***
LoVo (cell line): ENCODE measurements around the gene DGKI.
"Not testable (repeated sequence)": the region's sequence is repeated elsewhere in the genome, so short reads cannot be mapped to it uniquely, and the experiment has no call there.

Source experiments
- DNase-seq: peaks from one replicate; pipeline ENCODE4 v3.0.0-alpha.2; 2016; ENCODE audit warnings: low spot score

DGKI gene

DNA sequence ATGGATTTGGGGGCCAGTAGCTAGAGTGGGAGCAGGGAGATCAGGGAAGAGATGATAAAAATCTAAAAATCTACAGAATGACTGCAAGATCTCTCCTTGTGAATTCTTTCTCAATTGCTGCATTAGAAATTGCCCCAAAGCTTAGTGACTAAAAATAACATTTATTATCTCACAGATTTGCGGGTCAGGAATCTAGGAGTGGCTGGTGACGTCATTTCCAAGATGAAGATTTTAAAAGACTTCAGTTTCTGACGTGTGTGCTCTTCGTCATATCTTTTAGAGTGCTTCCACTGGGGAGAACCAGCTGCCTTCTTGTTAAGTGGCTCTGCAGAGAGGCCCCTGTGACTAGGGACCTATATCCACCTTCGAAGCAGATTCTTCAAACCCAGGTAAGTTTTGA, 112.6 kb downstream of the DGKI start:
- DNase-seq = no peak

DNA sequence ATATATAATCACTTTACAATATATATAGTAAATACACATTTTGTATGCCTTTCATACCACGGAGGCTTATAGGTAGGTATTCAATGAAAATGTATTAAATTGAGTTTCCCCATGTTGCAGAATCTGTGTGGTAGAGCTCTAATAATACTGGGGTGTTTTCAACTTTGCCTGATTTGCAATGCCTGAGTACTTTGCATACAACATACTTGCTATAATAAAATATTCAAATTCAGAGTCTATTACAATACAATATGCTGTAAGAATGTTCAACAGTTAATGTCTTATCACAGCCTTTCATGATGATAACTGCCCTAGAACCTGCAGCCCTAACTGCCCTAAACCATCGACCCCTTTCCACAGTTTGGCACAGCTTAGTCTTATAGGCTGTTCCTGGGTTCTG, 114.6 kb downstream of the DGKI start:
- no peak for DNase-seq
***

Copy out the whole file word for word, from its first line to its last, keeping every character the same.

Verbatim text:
LoVo (cell line): ENCODE measurements around the gene DGKI.
"Not testable (repeated sequence)": the region's sequence is repeated elsewhere in the genome, so short reads cannot be mapped to it uniquely, and the experiment has no call there.

Source experiments
- DNase-seq: peaks from one replicate; pipeline ENCODE4 v3.0.0-alpha.2; 2016; ENCODE audit warnings: low spot score

DGKI gene

DNA sequence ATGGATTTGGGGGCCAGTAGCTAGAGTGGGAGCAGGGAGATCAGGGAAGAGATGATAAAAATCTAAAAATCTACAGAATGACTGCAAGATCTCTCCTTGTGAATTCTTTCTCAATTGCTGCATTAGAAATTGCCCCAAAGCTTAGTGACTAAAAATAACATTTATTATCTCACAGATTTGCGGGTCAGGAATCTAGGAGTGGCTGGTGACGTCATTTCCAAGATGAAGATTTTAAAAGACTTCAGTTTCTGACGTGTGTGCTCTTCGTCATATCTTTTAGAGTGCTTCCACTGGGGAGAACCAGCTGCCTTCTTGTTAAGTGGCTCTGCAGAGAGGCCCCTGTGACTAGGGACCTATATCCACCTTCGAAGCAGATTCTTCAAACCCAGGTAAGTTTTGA, 112.6 kb downstream of the DGKI start:
- DNase-seq = no peak

DNA sequence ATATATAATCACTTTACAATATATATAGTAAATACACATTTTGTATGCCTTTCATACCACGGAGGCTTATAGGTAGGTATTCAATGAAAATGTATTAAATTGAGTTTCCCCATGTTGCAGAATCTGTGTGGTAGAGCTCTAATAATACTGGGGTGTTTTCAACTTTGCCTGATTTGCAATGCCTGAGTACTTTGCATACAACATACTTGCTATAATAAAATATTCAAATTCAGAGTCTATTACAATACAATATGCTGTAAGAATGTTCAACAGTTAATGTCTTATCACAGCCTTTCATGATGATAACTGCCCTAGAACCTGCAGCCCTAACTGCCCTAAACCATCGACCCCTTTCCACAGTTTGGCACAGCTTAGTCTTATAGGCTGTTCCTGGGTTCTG, 114.6 kb downstream of the DGKI start:
- no peak for DNase-seq